I am a bookworm. You will usually find my reading 2-3 at a time, and I’m often quoting authors in daily conversations. It is pure happiness to chug information I’m interested in or authors I respect and trust. It also can be wearying and overwhelming to my soul, constantly inputting new content. At the beginning of 2020, in my dreaming and brainstorming with God, He prompted me to aim at absorbing content instead of inhaling it.
In December, I wrote down 8-10 titles I have been wanting to read or seemed relevant and timely for where I am personally and spiritually. One that wasn’t on the list but I preordered was Jennie Allen’s latest, Get Out Of Your Head.
I have always been a deep (and wide) thinker. And while this is a sweet part of my life with God, it also takes a LOT of discipline. The negative term for it might be over-analyzer. Am I often clumsy in the diligence? Yes. It is still necessary? 100% yes.
One reason I believe it is essential to train my mind to continually align and realign to the gospel is because God’s voice is the only pure, undistorted voice. His character is unchanging. His nature is holy, meaning His leading and counsel for you are perfect. His heart is for you.
We are all human, meaning we are all flawed. This means the books we read, the advice we’re given and guidance we receive shouldn’t have the final say for us. Why? Because even good intentions can be rooted in selfishness or pride. Even wise advice from a trusted friend can be lacking. Even a family member’s opinion can be skewed. Even the most popular book on sleep for your baby doesn’t know your unique child. Even counsel given by loved ones is filtered their life experiences.
I’m currently learning this as a new mom. There are many things that apply pressure and expectation that are actually morally neutral. The way is wisdom and the path is worn by submitting desires, worries and plans to the Lord.
We offer encouragement and counsel from what we know, and that’s wonderful and a gift of relationship.
Get Out Of Your Head is reminding me that God and His Word should always have the final say. The truth of Scripture is the only thing powerful enough to pave a clear path through the mountain and valley moments of our daily lives. It is the only thing that can offer lasting peace, genuine joy and sustaining hope in any circumstance.
Some favorite passages from Jennie’s book:
Heroes of the faith are not subject to their own thoughts. They are not subject to their feelings. They believe in one chief aim, and with every ounce of their power, they are working to think about Christ. Jesus is the axis around which all their thought spirals spin. When their minds turn and turn, they fixate on Him. (41)
We were not built to live for ourselves. (186)
The only true self-help is for us as followers of Jesus to believe who we are as daughters and sons of the King of the universe and to know that our identities are secured by the shed blood of God’s own Son. When we believe that about ourselves, we think less about ourselves and more about the mission we have been given to love God and the people God puts in front of us, no matter the circumstances… Self-help can offer only a better version of yourself; Christ is after a whole new you. (56, 57)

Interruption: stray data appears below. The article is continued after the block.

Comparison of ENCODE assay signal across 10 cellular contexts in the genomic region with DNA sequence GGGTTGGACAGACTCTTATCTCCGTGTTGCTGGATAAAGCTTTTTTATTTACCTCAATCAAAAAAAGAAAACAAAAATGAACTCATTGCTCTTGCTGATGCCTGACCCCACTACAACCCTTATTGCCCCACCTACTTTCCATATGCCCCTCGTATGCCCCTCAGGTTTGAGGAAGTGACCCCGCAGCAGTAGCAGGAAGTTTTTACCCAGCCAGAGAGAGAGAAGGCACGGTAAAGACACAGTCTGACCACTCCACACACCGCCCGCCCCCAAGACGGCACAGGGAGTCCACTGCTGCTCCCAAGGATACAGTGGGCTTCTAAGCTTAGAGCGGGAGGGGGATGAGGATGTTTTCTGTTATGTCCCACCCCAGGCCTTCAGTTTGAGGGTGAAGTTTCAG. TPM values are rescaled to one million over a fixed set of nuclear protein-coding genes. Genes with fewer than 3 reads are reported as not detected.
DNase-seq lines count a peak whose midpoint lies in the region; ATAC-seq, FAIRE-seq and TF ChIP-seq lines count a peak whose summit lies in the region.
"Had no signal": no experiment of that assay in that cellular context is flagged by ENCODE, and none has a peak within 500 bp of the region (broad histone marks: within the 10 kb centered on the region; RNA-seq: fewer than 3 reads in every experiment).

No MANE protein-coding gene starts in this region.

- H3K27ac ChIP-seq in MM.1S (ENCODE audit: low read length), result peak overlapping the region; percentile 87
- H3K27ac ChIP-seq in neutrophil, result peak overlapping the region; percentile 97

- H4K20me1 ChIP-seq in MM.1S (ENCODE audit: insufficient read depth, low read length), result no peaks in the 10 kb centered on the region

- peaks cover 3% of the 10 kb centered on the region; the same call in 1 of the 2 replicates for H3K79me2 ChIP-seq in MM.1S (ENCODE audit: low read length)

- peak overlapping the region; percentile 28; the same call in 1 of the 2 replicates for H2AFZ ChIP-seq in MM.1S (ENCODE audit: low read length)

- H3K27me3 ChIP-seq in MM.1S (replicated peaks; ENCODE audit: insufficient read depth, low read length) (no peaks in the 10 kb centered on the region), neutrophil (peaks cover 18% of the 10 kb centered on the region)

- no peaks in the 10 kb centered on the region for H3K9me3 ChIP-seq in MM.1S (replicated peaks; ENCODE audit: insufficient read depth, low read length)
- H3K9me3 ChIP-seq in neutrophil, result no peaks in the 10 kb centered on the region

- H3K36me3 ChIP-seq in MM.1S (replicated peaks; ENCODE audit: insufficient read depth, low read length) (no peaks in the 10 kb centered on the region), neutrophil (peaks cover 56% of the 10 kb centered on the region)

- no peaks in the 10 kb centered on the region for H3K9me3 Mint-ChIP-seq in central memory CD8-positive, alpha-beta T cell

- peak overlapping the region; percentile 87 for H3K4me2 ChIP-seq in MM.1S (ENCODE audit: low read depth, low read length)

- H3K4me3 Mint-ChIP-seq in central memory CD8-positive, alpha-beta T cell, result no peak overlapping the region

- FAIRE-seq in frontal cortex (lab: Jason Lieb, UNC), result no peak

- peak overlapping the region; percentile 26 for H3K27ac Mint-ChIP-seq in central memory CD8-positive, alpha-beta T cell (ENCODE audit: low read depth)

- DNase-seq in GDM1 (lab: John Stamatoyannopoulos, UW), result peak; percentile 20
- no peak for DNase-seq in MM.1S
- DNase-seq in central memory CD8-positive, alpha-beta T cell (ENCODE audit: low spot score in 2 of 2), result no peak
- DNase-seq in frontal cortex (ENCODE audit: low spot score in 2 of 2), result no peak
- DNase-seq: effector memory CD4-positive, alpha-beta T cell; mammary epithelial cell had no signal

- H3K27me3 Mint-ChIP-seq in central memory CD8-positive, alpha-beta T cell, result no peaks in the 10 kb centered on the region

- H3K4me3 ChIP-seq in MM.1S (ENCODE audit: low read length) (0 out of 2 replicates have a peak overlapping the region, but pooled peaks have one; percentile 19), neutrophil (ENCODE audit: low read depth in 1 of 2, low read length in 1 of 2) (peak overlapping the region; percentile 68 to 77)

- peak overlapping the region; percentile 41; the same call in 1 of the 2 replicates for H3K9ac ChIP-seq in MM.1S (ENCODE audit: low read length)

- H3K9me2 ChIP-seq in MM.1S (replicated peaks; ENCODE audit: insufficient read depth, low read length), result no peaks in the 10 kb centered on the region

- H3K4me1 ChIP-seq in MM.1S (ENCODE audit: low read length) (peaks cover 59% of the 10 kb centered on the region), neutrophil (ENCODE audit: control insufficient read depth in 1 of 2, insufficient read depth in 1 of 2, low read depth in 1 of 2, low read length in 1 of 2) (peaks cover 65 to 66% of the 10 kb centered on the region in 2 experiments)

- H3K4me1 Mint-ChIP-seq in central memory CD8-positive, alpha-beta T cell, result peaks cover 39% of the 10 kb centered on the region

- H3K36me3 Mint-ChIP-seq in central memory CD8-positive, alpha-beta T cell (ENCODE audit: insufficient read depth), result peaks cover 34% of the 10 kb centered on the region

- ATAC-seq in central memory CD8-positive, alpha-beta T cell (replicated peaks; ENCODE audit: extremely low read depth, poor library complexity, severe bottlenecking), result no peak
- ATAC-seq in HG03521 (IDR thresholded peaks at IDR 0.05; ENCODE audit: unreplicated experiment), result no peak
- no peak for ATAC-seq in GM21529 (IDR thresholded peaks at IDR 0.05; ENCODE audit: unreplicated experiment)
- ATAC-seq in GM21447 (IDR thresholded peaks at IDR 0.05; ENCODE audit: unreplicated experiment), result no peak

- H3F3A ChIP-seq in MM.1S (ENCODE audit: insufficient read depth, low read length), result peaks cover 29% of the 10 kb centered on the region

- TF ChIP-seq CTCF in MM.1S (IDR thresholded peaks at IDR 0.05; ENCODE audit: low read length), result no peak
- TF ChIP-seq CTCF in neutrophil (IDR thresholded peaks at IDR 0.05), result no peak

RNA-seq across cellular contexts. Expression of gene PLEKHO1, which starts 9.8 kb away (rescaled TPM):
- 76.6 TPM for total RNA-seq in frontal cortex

Taking every thought captive is not about what happens to us. It’s about choosing to believe that God is with us, is for us, and loves us even when all hell comes against us. (63)
Freedom is found in laying our lives down in the service of God, the One who made us, who knows us, and who has welcomed us into fellowship with Him. It is in this state of full surrender that the longing to obey rises up in us. Think of it: Obedience to God without full surrender is an exercise in robotically following the rules. Surrendering to God without obedience is the equivalent of faith with zero works. (194)
Cynicism at its root is a refusal to believe that God is in control and God is good. Cynicism is interpreting the world and God based on hurt you’ve experienced and the wounds that still lie gaping open. It forces you to look horizontally at people rather than vertically at God. (131)
Far better to focus on what will pull us forward than try to focus on what won’t push us back. That singular thought — I choose to serve — leads to our taking risks on Jesus’s behalf, which leads to our taking our eyes off ourselves and to seeing the needs of others for a change, which leads to our taking action to the glory of God, which leads to our depending more and more on divine strength from our Father, which leads to a deeper longer to worship Him. (197)
We spend a lot of time looking around at others — not so we can encourage them in their growth but so we can figure out how we measure up. We convince ourselves that God wants us to be amazing. We are all about empowerment. But lasting joy will come only when God is in the center; not when I am empowered but when I rest in His power. (153)
Humility says “Not only do I see you, but I choose to elevate your needs above mine.” (161)
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